The pandemic started changing things in 2020. So when a Reddit user asked, “What hasn’t gone back to normal yet?” it hit home. People shared what hasn’t been the same since COVID. Here’s some examples:

1. Poor Customer Service Remains an Issue Post-Pandemic

Customer service still hasn’t bounced back after COVID. Pharmacy workers are quitting because they’re short-staffed. People wait forever on hold for any kind of phone support. Local restaurants close parts of their business when workers call out sick. One business even outsourced their customer service. The national call center doesn’t know if the business reads their messages. Customer service nowadays is frustrating.

2. Prices Keep Spiraling Up Post-Pandemic

Prices for stuff have skyrocketed. Things cost double or triple what they did a couple years ago. It started with “supply chain issues.” But companies realized they could charge more. So prices just keep rising. As one Redditor said, the cost of everything has “gone insane.” And another pointed out, companies can get away with it. So don’t expect lower prices anytime soon.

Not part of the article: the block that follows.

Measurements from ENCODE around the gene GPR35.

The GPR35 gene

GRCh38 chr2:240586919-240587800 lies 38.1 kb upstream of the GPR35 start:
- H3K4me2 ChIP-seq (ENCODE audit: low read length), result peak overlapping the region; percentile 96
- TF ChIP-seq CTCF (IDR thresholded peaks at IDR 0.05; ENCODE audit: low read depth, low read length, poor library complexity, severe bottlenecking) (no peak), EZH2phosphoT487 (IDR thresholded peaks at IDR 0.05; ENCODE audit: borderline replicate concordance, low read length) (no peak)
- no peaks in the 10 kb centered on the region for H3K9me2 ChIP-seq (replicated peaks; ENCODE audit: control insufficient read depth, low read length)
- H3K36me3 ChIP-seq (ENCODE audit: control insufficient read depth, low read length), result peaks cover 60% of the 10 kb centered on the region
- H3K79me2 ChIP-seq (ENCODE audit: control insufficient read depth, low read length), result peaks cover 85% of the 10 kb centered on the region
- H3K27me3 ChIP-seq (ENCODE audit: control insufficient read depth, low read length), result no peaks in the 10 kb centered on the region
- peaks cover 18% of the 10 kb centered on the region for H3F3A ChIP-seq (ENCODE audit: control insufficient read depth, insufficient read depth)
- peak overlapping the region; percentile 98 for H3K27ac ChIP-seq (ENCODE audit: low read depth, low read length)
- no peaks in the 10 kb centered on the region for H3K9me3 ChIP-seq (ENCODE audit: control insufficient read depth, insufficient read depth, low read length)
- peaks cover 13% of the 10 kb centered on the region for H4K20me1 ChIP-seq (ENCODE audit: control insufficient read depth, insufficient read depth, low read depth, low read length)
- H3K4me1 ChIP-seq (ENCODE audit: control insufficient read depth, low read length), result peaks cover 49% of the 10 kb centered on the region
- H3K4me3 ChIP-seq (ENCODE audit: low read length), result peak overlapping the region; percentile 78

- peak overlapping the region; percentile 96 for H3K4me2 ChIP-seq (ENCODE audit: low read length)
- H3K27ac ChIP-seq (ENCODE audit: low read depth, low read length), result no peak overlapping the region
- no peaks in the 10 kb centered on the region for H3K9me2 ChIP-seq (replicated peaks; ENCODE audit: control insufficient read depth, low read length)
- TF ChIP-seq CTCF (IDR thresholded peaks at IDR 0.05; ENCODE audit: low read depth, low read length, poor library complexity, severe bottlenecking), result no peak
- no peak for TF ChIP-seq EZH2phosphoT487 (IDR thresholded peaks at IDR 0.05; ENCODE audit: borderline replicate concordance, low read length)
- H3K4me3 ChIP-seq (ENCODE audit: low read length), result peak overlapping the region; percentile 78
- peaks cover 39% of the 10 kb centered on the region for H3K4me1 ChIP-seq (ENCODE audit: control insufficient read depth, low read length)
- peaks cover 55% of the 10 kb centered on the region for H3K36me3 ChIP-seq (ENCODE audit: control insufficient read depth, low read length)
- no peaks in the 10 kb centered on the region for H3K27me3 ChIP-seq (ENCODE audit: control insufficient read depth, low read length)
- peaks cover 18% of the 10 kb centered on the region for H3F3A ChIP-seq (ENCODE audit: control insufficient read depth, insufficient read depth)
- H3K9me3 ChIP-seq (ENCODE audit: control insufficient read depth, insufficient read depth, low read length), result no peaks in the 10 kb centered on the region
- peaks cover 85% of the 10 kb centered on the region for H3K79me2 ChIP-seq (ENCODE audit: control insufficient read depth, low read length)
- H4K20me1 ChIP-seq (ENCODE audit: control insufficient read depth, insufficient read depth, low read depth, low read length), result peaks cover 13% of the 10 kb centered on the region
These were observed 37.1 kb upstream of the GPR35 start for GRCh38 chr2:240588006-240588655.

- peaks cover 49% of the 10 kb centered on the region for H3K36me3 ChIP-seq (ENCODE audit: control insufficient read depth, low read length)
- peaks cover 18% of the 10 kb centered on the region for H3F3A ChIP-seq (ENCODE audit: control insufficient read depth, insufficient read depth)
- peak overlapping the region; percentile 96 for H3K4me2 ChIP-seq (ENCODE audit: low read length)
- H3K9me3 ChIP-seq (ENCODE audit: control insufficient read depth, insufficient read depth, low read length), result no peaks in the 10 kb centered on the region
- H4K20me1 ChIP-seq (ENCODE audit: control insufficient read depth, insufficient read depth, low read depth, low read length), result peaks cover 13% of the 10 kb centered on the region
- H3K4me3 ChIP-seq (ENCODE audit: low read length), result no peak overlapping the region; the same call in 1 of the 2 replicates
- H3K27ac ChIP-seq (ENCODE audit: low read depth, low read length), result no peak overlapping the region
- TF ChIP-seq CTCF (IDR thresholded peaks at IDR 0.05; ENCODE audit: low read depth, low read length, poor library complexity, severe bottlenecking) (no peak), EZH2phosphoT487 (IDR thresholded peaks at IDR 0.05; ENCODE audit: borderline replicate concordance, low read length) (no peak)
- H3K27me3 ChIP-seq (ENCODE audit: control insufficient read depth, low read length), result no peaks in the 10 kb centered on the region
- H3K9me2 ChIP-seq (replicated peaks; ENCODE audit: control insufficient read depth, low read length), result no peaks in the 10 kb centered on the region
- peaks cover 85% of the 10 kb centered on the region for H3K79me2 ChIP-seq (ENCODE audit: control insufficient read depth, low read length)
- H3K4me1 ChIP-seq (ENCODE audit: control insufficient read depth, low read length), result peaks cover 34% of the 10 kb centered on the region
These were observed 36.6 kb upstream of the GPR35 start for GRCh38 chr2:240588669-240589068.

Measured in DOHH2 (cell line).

3. Flying Isn’t What It Used To Be

Airline travel has changed. Prices, schedules, number of flights – it’s all different now. Upgrades are crazy expensive. One pregnant woman wanted to upgrade to business class for a New York to Tokyo trip. Economy was $3,000 per person. Business class for the same flight was $15,000! As she said, the upgrade pricing is insane nowadays.

4. Our Sense of Time Got Disrupted

Many people feel disoriented time-wise after the pandemic. It’s like years went missing. As one Redditor put it, their “timeline” feels messed up. Another agreed, saying they mix up whether things happened in 2021 or 2022. Unless it was a huge event, those years blur together now. COVID really distorted people’s sense of time passing.

5. Late Night Shopping and Dining Disappeared

There used to be way more 24-hour stores and restaurants. But since COVID, those options dwindled. One Redditor was surprised when their local Walmart started closing at 11 pm. They never used to shop late at night, but knew Walmarts were always open 24/7. It’s a big change not having those late night shopping and dining choices anymore. As they put it, there are probably less than half the number of 24-hour businesses compared to before.

6. Pandemic Fueled Worrisome Public Behavior

Many feel public behavior deteriorated during COVID – and it’s not bouncing back. As one Redditor put it, people became “truly unhinged” and it’s not slowing down. Another agreed, sharing how folks snap for no reason now. Grocery shopping feels aggressive with people ramming carts. Drivers try running you off roads in pandemic fueled rage.

This unnerving conduct makes being out in public uncomfortable. There’s a constant wariness about who will “lose it” next. The pandemic clearly changed people’s behavior, creating a tense and troubling environment.